Businesses up for background checks
By Kim Curtis
SAN FRANCISCO Two days after terrorist attacks toppled the World Trade Center, the chief executive of Empire International spent $40,000 for criminal background checks on all 500 of his livery drivers, most of whom work in New York City.
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"We wanted to give people an additional sense of security," said David Seelinger, president and chief executive of New Jersey-based Empire International Ltd. "So they know who's driving their car and that there are no problems."
Most industry experts agree that a criminal records check would not have rooted out the terrorists suspected in the attacks in New York and Washington. Still, it may be better than nothing.
"An identity check is probably a better preventative measure for terrorism than a criminal background check," said Gary Cornick, president of San Jose-based Peoplewise, which does both.
Peoplewise charges about $6 for a basic identity verification, showing that a person's name, address and phone number all match up.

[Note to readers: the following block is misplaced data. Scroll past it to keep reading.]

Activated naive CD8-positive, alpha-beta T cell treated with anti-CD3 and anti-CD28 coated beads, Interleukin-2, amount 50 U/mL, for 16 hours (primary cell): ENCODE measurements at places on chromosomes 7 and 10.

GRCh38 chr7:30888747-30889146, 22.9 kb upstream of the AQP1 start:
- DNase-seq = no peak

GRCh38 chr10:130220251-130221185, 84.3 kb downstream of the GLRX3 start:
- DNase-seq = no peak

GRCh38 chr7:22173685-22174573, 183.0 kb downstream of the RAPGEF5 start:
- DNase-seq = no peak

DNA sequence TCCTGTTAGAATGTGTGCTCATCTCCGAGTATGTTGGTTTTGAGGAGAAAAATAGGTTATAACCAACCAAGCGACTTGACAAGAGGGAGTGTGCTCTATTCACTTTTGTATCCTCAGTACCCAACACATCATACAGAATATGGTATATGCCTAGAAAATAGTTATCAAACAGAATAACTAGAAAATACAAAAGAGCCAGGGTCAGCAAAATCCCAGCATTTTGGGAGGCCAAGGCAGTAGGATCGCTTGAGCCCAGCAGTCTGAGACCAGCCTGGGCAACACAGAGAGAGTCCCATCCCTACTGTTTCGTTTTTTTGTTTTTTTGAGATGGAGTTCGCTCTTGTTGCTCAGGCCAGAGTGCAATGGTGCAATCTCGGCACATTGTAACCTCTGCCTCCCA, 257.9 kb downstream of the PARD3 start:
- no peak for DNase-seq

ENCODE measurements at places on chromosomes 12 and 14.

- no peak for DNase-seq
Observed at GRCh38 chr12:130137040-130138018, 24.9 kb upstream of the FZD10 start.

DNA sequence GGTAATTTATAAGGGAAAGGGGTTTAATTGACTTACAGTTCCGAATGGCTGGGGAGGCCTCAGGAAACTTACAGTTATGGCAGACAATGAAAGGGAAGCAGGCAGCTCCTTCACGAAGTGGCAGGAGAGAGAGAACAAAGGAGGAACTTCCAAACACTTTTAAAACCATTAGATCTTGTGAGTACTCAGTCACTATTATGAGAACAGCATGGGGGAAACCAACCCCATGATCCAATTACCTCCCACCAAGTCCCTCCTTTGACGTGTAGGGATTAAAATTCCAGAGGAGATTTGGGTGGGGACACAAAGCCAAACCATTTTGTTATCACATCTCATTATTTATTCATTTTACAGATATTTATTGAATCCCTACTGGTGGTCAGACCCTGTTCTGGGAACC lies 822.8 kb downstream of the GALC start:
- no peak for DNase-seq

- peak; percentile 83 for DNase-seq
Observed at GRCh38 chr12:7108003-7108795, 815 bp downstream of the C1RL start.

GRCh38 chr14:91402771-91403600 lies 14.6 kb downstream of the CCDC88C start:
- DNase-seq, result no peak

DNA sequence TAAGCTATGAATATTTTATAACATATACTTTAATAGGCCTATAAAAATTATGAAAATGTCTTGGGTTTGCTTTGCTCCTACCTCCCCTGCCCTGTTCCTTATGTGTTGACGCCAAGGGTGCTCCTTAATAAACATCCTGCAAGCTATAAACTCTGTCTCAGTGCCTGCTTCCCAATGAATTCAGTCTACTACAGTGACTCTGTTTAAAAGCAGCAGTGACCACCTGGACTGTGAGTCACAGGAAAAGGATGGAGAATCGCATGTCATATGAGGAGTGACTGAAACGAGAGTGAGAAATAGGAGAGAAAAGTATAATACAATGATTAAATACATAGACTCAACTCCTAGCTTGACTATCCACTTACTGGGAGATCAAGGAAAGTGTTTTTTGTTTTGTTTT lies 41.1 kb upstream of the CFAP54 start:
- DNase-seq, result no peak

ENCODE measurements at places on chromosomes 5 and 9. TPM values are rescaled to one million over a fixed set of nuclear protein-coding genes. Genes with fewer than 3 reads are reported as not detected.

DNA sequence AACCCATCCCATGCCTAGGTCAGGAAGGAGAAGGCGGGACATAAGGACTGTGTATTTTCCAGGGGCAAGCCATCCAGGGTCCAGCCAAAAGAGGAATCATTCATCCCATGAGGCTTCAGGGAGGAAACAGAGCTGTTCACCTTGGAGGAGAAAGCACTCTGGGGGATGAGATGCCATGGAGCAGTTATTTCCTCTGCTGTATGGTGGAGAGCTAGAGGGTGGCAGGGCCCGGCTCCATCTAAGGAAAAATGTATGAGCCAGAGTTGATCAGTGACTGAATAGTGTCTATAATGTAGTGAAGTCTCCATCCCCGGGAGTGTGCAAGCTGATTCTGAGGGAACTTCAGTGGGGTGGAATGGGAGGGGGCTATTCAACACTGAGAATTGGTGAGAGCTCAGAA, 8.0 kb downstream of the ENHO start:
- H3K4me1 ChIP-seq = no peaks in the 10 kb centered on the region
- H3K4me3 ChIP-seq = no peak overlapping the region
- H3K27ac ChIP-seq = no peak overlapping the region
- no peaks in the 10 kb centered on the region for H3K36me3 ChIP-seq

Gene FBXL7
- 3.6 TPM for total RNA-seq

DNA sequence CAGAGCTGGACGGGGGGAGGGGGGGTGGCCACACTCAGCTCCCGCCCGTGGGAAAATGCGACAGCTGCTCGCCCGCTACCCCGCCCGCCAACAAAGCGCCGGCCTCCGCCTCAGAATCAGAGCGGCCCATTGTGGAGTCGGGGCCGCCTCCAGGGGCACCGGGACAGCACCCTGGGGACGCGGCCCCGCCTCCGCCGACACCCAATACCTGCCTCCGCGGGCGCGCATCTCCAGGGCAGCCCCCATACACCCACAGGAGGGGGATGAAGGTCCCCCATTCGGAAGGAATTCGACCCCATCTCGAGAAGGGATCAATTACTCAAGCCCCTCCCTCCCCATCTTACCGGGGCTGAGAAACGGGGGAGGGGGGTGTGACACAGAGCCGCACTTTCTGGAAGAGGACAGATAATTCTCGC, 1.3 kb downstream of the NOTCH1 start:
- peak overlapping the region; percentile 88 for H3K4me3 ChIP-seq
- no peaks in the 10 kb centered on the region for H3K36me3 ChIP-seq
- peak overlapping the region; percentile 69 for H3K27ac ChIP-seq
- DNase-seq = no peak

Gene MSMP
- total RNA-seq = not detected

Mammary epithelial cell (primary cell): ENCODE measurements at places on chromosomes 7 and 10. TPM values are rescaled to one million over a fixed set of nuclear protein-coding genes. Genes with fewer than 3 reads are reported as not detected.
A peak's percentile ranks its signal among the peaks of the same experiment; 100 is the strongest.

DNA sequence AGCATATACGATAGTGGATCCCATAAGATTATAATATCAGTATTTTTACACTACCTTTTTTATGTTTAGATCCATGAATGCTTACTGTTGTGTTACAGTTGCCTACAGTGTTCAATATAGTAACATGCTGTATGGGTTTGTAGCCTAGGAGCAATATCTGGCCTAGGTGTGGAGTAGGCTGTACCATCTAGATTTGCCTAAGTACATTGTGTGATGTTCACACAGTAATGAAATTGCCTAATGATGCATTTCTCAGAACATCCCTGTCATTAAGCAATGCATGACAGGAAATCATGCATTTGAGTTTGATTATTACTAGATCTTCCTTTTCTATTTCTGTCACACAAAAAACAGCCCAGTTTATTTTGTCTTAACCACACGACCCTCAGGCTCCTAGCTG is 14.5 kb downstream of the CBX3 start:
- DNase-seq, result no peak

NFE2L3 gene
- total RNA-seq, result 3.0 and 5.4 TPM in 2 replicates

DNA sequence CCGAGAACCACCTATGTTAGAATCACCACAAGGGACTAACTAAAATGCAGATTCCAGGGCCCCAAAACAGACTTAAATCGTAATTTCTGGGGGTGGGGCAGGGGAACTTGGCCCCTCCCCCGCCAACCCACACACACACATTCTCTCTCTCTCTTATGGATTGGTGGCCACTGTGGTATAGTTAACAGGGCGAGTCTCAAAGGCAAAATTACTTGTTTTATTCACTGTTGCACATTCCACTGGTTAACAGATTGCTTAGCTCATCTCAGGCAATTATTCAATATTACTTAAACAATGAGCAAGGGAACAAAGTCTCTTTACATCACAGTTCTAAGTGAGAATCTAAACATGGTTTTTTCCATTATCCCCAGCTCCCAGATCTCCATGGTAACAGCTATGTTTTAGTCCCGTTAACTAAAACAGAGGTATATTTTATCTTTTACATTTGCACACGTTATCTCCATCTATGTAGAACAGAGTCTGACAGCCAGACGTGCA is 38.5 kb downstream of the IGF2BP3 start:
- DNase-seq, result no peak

Many companies already do the minimum, verifying information on job applications. The next step is a criminal records check. Peoplewise said its own surveys suggest that 64 percent of U.S. businesses did some type of criminal records check on its employees last year, up from 44 percent in 1998.
Since the Sept. 11 attacks, clients have called to explore doing more intense checks, and airport-based businesses are particularly concerned, said Dave Cook, with Atlanta-based ChoicePoint Inc., which does risk management and fraud prevention, primarily for the insurance industry.
Pre-employ.com, based in Redding, Calif., hires people nationwide to go to courthouses and other locations to check for criminal records and other information. It hired extra staff to handle requests, which were increasing even before the attacks.
"We grow because of the fears of employers and landlords," said Robert Mather, president of Pre-employ.com. "I wish it was because we were selling Popsicles."